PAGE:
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OSP removed photographs in July when it started adding adults to the state missing persons clearinghouse

TRIBUNE ILLUSTRATION - A screenshot shows Oregon's missing persons database maintained by the Oregon State Police. Photos were removed from the database by the state police.SALEM — Oregon may be the only state in the nation that maintains an online database of missing persons without including photos of those individuals, according to a review by the Pamplin Media Group/EO Media Capital Bureau of state websites.

Not all states have online databases.

Pamplin Media Group
EO Media GroupOregon State Police stopped posting photographs on the state’s missing children/adults clearinghouse in July 2015, when the agency started adding adults to the database, said OSP spokesman Lt. Bill Fugate. The database previously had been devoted to endangered children.

“When we had photographs included, we were working with less than 100 of the most endangered missing children, and each case was individually posted to multiple pages on the Internet,” Fugate said. “Now that we are posting hundreds of missing children and adults in a semi-automated fashion, it is not possible to obtain and post pictures.”

Rep. Barbara Smith-Warner, D-Portland, who spearheaded legislation in 2015 to improve the state clearinghouse, said she is puzzled by OSP’s decision to remove photos of missing people. “You want a picture of them,” Smith-Warner said. “How else would you recognize them?

“It seems counterproductive to the goal of trying to increase information on that page.”

An automated process

Every state has a clearinghouse for missing persons, which works with law enforcement, families and the National Center for Missing & Exploited Children to share information about missing persons. At least 60 percent of those have websites that contain either a list of missing persons or a searchable database available to the public.

Several states, such as Arizona, have no online database of missing persons and instead link to the National Center for Missing & Exploited Children, where visitors can search for missing children by state.

See the state's database here.

Out of 30 states that the Capital Bureau confirmed do have searchable online databases, all of the databases, except Oregon’s, feature photos of missing individuals. Oregon’s neighbors — Washington, California and Idaho — are among that group.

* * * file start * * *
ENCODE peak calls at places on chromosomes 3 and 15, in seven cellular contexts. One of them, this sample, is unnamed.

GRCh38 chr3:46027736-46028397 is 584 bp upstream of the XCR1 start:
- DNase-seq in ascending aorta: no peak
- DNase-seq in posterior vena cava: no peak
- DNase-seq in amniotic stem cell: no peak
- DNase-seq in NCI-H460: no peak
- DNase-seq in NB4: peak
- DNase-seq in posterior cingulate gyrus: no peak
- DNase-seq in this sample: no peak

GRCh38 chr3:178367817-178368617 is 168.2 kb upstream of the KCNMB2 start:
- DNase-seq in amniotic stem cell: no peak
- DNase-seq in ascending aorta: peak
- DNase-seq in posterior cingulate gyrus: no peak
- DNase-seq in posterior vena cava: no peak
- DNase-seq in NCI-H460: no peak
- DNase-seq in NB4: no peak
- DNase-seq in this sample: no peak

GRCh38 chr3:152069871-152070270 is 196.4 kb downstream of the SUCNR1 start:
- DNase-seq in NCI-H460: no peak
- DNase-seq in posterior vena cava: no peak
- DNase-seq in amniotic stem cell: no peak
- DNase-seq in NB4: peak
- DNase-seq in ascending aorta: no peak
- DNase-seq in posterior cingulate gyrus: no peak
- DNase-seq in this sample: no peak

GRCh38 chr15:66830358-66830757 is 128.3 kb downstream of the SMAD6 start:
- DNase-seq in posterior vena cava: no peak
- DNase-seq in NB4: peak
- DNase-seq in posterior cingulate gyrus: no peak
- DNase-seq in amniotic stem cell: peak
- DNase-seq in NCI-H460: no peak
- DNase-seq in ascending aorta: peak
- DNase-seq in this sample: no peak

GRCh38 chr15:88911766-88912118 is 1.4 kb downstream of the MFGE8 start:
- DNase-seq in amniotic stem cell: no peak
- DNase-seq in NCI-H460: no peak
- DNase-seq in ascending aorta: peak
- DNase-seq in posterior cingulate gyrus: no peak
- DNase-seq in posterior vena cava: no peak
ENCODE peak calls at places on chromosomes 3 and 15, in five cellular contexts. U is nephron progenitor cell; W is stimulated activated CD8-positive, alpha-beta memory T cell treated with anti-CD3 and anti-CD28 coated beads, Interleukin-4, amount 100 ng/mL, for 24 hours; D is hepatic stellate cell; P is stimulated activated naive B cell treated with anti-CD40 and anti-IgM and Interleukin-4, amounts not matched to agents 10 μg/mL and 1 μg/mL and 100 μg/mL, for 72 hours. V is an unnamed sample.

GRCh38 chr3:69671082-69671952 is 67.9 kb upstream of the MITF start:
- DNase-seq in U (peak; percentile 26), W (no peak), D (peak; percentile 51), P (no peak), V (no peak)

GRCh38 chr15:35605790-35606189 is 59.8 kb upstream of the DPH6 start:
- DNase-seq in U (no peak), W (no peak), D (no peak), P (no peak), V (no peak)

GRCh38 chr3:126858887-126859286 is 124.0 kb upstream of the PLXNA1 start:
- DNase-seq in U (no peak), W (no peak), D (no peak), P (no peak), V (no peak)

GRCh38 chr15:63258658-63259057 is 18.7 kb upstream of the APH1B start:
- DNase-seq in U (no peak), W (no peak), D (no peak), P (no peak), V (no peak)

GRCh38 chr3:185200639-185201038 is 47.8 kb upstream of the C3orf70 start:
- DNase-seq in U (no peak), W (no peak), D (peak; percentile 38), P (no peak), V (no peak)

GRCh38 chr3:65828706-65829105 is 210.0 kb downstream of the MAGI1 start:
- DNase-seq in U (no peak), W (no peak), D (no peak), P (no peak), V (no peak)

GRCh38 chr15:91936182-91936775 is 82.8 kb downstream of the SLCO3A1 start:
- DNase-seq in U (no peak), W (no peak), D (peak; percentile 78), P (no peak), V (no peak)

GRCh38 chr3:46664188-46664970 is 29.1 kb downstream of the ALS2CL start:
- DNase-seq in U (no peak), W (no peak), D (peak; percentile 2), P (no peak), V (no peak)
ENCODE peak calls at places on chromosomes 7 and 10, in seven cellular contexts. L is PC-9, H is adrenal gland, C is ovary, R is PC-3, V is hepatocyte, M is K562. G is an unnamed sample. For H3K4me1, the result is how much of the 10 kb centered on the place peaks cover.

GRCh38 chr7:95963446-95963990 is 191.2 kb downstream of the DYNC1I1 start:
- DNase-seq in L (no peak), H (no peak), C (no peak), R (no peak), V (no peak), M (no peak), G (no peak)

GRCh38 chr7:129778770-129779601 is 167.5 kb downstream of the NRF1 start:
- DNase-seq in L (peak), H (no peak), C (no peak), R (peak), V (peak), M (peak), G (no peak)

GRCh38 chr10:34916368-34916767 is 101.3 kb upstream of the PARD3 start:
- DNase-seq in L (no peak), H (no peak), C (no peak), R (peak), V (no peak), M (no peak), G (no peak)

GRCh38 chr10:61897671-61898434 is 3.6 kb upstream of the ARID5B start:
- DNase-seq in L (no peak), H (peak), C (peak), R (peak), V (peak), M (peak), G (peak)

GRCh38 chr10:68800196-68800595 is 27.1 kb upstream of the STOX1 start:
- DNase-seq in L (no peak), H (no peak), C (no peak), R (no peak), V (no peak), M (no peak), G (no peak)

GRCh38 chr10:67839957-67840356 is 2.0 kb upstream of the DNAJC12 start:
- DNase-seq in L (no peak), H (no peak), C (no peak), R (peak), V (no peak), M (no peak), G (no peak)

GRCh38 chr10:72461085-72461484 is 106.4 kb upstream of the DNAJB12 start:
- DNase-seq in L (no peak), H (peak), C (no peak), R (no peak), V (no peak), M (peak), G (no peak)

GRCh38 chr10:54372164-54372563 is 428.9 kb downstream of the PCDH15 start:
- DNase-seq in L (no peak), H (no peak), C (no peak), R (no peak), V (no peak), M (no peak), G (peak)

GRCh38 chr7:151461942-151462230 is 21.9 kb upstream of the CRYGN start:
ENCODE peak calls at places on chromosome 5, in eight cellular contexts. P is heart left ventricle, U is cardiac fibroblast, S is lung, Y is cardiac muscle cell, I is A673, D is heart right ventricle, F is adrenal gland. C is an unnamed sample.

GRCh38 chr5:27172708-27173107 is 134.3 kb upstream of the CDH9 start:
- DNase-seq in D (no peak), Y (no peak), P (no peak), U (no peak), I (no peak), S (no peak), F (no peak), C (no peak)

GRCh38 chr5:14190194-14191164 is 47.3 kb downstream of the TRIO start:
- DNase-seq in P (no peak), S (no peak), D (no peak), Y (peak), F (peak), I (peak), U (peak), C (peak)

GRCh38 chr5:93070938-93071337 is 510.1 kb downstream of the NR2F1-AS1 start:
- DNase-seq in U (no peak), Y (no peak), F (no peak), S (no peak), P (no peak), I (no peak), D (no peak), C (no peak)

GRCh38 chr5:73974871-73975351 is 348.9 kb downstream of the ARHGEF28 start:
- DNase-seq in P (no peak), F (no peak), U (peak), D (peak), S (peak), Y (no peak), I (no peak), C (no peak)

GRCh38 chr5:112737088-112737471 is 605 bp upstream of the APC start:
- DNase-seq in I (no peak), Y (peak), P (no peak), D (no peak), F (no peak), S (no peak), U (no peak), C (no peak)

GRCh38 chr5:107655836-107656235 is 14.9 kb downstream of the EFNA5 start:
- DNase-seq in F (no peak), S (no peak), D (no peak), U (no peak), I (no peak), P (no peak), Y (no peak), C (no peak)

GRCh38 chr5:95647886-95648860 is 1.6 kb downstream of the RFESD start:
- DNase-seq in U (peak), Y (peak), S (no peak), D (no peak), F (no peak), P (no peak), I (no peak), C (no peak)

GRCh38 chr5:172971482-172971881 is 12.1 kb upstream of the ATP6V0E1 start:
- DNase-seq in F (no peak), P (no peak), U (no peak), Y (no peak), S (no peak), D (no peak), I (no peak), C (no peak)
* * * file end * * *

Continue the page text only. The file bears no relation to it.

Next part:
Oregon State Police is looking for ways to introduce an automated process that would include pictures again, but there is no time line for completing that capability, Fugate said. Oregon’s clearinghouse website now includes a searchable list that includes missing persons’ name, age, sex, race, hair and eye color, height, weight and county where they were reported missing. Fugate said the system still works.

“Within less than two months after the new format went live at least two missing people were located by the public using this website,” he said.

In one case, an employer searched for a female employee's name on the Internet and found it on the missing persons clearinghouse, he said.

How will it help?

Oregon State Police removed photos from the database just two months after Gov. Kate Brown signed a bill into law that was intended to improve the missing persons clearinghouse.

House Bill 2601 required law enforcement agencies to report suspected cases of kidnapping and custodial interference to the Oregon State Police Missing Children/Adults Clearinghouse within 24 hours. Without the requirement, some names had been omitted from the state clearinghouse, creating a discrepancy between the number of Oregonians listed as missing on the national and state sites.

House Judiciary Committee Administrator Laura Handzel noted during a Feb. 12, 2015, hearing on the bill that she had counted 43 missing Oregon children on the national clearinghouse, while the Oregon clearinghouse contained only 40 children.

Former lobbyist Sean Cruz, who lost contact with his four children more than 20 years when his ex-wife took them out of state, has been advocating for improvements to child abduction laws and the Oregon clearinghouse for several years. A landmark law in 2005 that allowed civil cause action for the crime of child abduction was named for his son, Aaron Cruz.

Cruz said photos are a crucial part of helping the public identify missing children.

“I don’t understand why there is no photograph,” Cruz said. “How is this going to help anyone find their children?”

By Paris Achen
Portland Tribune Capital Bureau Reporter
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